Many of us associate learning with studying, teachers and textbooks, but we fail to look at learning in a broader context. Throughout your life, both in and out of the classroom, you are constantly learning—even when you don’t consciously realize it’s happening.
At a young age, we begin to observe and absorb information in all areas of our environment—at home, in school, from family, with friends—all of which help shapes who we are. And when we learn something new and have new experiences, it is directly linked to the ability to change our minds.
When you learn or experience something new, neurons join together to build new synaptic connections, which literally rewires you. And when you remember something, you maintain or sustain those synaptic connections. Then, that fact or idea gets stored as memory in the brain. This newly learned thought remains there until another experience either strengthens or alters it.
So when you say “I learned something new today,” what you are really saying—neurologically speaking—is that you have been exposed to data, stored that information to memory, and can recall it when you need to. And by paying attention to how we learn, we also can understand how habits form and take the necessary steps to break them.
As an adolescent I was not a sporty child, never went to the gym, or did anything physical. When I got older I became aware of my body and wanted to take care of it—but the thought of going to the gym wasn’t appealing to me. One day a friend forced me to go with her. At the end of our session I felt pretty good, so we made it a 3 days a week activity. As time went on, the stronger my synaptic connects became the more exercise became a regular part of my life. To put it simply, I introduced a new thought followed by an emotional reaction, which repeated over time and created a new habit.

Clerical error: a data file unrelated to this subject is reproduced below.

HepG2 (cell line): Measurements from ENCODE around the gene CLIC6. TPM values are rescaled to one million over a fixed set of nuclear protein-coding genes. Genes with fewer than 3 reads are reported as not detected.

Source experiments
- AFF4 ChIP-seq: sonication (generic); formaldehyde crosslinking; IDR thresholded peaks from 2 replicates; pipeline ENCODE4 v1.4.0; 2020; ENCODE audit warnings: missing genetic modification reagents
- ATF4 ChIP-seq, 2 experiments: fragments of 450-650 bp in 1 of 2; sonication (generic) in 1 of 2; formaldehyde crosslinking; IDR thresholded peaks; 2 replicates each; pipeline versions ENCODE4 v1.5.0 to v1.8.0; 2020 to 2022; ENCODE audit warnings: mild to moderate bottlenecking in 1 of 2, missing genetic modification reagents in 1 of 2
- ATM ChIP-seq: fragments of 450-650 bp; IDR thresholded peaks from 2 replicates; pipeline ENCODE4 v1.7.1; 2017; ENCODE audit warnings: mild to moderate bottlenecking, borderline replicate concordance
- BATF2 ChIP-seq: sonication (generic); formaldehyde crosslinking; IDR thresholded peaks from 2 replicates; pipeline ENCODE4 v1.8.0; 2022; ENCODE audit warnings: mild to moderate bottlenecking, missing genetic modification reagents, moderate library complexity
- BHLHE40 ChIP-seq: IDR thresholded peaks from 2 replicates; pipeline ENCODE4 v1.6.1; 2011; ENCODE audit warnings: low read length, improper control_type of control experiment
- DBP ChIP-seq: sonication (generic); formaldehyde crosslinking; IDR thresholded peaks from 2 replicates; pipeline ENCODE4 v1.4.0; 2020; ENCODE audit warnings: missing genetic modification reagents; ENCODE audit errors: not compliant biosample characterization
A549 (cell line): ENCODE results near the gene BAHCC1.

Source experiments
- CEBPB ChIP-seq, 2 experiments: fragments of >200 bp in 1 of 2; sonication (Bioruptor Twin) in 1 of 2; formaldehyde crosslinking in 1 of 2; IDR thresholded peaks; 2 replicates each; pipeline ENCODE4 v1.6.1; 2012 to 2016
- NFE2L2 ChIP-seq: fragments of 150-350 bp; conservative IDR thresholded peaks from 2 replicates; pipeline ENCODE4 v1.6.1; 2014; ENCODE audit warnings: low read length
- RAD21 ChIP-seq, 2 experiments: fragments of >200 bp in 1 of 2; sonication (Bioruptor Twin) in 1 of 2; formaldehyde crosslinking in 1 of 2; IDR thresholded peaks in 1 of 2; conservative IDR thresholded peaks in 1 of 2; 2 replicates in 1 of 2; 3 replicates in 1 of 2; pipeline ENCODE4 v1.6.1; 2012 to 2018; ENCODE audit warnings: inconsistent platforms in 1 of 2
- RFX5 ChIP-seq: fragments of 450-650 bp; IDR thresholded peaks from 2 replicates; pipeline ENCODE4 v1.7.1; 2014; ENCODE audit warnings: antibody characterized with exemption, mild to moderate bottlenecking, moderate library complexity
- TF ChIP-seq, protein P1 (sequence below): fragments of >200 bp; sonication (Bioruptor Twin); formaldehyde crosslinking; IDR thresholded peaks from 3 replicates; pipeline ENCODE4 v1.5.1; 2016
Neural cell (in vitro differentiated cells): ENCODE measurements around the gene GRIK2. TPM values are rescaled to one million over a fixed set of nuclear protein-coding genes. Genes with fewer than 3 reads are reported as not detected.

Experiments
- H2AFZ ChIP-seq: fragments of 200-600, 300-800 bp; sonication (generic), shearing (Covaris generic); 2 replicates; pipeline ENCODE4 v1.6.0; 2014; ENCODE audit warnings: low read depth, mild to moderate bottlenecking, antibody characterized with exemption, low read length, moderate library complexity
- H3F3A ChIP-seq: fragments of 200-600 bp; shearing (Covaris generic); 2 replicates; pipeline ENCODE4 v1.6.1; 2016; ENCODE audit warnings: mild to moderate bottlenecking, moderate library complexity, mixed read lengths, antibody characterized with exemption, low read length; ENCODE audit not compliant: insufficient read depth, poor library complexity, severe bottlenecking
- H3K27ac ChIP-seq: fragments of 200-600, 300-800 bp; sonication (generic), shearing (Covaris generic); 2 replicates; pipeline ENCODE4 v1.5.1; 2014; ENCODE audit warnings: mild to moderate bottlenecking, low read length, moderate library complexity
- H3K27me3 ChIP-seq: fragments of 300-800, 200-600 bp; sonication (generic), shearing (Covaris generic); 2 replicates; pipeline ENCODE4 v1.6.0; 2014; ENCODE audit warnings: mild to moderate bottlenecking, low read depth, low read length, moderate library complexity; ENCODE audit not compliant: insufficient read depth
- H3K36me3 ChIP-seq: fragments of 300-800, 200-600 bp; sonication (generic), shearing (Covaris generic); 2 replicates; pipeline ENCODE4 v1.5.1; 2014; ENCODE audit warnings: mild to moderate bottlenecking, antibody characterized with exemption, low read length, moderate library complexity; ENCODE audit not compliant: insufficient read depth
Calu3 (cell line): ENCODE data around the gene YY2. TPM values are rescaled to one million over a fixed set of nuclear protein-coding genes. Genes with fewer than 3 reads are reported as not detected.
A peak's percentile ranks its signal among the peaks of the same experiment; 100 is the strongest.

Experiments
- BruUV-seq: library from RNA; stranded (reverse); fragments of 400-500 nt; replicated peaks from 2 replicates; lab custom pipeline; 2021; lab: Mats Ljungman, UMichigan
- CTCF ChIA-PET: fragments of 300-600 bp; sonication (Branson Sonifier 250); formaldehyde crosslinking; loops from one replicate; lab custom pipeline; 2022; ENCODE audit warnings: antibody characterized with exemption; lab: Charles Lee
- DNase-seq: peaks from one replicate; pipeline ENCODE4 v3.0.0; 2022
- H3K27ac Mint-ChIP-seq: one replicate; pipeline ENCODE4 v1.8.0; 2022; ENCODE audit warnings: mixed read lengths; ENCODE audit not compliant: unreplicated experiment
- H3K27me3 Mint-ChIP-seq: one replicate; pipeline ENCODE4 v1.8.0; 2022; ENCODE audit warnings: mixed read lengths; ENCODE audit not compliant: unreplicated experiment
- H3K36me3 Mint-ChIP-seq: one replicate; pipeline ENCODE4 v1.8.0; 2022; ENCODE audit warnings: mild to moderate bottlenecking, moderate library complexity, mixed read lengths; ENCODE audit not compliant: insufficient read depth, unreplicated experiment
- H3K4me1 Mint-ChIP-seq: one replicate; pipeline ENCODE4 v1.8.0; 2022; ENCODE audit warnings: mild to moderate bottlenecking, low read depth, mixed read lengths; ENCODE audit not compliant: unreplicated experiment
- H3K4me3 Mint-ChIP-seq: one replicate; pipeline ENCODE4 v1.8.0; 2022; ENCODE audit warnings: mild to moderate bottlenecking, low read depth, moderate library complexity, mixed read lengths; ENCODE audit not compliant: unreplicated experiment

Interestingly, experience creates the strongest, most long-lasting synaptic connection. Through your senses of sight, smell, taste, touch and hearing, you mentally record all the information into the brain’s synaptic wiring. These newly formed neural networks cause a release of chemical neurotransmitters that, in turn, produces specific feelings. This is why every experience is followed by a feeling or emotion. To put it simply, feelings are chemical memories.
It’s important to understand that knowledge and experience go hand-in-hand. When you acquire knowledge, you are prepared for new experiences. This explains why the interaction between knowledge and experience creates insight and emotional maturity. Your ability to change is based on your ability to learn from experiences and then to adapt or modify your behavior in the future.